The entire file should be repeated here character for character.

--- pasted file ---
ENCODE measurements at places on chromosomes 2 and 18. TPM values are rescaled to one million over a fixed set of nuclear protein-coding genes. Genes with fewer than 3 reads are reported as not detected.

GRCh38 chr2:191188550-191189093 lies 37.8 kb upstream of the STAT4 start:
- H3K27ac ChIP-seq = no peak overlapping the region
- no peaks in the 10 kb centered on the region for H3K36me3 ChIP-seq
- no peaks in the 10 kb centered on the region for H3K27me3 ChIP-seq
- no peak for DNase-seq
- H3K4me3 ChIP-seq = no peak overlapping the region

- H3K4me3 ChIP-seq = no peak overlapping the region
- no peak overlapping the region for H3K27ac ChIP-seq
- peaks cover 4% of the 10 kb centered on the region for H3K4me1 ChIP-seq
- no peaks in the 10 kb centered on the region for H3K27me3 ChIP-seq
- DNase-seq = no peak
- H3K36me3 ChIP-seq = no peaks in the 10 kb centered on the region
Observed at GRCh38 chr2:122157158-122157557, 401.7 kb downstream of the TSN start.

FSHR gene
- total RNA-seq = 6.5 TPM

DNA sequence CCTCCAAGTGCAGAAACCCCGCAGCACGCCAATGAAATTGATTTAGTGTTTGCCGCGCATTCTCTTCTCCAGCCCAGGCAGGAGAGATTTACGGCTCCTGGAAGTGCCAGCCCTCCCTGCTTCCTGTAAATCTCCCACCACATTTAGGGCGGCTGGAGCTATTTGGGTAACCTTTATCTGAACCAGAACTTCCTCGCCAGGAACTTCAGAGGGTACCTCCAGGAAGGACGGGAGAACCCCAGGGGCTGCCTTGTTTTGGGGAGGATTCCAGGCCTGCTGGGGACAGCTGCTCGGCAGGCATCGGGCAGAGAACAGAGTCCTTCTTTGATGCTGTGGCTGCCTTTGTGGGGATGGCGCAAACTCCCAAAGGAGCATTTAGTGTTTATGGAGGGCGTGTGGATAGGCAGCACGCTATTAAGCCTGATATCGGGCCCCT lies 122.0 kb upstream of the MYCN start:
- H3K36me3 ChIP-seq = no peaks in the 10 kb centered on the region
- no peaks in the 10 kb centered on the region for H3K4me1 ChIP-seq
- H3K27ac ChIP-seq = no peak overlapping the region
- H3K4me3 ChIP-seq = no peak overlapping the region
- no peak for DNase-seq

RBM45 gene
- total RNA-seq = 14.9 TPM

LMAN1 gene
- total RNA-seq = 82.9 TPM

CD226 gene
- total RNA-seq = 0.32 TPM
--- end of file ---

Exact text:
ENCODE measurements at places on chromosomes 2 and 18. TPM values are rescaled to one million over a fixed set of nuclear protein-coding genes. Genes with fewer than 3 reads are reported as not detected.

GRCh38 chr2:191188550-191189093 lies 37.8 kb upstream of the STAT4 start:
- H3K27ac ChIP-seq = no peak overlapping the region
- no peaks in the 10 kb centered on the region for H3K36me3 ChIP-seq
- no peaks in the 10 kb centered on the region for H3K27me3 ChIP-seq
- no peak for DNase-seq
- H3K4me3 ChIP-seq = no peak overlapping the region

- H3K4me3 ChIP-seq = no peak overlapping the region
- no peak overlapping the region for H3K27ac ChIP-seq
- peaks cover 4% of the 10 kb centered on the region for H3K4me1 ChIP-seq
- no peaks in the 10 kb centered on the region for H3K27me3 ChIP-seq
- DNase-seq = no peak
- H3K36me3 ChIP-seq = no peaks in the 10 kb centered on the region
Observed at GRCh38 chr2:122157158-122157557, 401.7 kb downstream of the TSN start.

FSHR gene
- total RNA-seq = 6.5 TPM

DNA sequence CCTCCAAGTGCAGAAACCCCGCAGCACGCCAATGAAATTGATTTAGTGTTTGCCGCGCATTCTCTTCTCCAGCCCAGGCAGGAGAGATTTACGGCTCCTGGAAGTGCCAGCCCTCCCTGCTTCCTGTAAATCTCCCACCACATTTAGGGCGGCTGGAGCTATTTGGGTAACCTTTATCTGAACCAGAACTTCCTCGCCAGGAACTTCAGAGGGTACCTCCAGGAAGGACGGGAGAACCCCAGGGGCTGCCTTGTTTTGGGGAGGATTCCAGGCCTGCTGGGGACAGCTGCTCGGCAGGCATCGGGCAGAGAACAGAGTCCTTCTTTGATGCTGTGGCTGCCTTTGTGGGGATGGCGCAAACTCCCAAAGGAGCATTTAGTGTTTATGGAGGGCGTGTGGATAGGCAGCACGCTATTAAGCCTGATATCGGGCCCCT lies 122.0 kb upstream of the MYCN start:
- H3K36me3 ChIP-seq = no peaks in the 10 kb centered on the region
- no peaks in the 10 kb centered on the region for H3K4me1 ChIP-seq
- H3K27ac ChIP-seq = no peak overlapping the region
- H3K4me3 ChIP-seq = no peak overlapping the region
- no peak for DNase-seq

RBM45 gene
- total RNA-seq = 14.9 TPM

LMAN1 gene
- total RNA-seq = 82.9 TPM

CD226 gene
- total RNA-seq = 0.32 TPM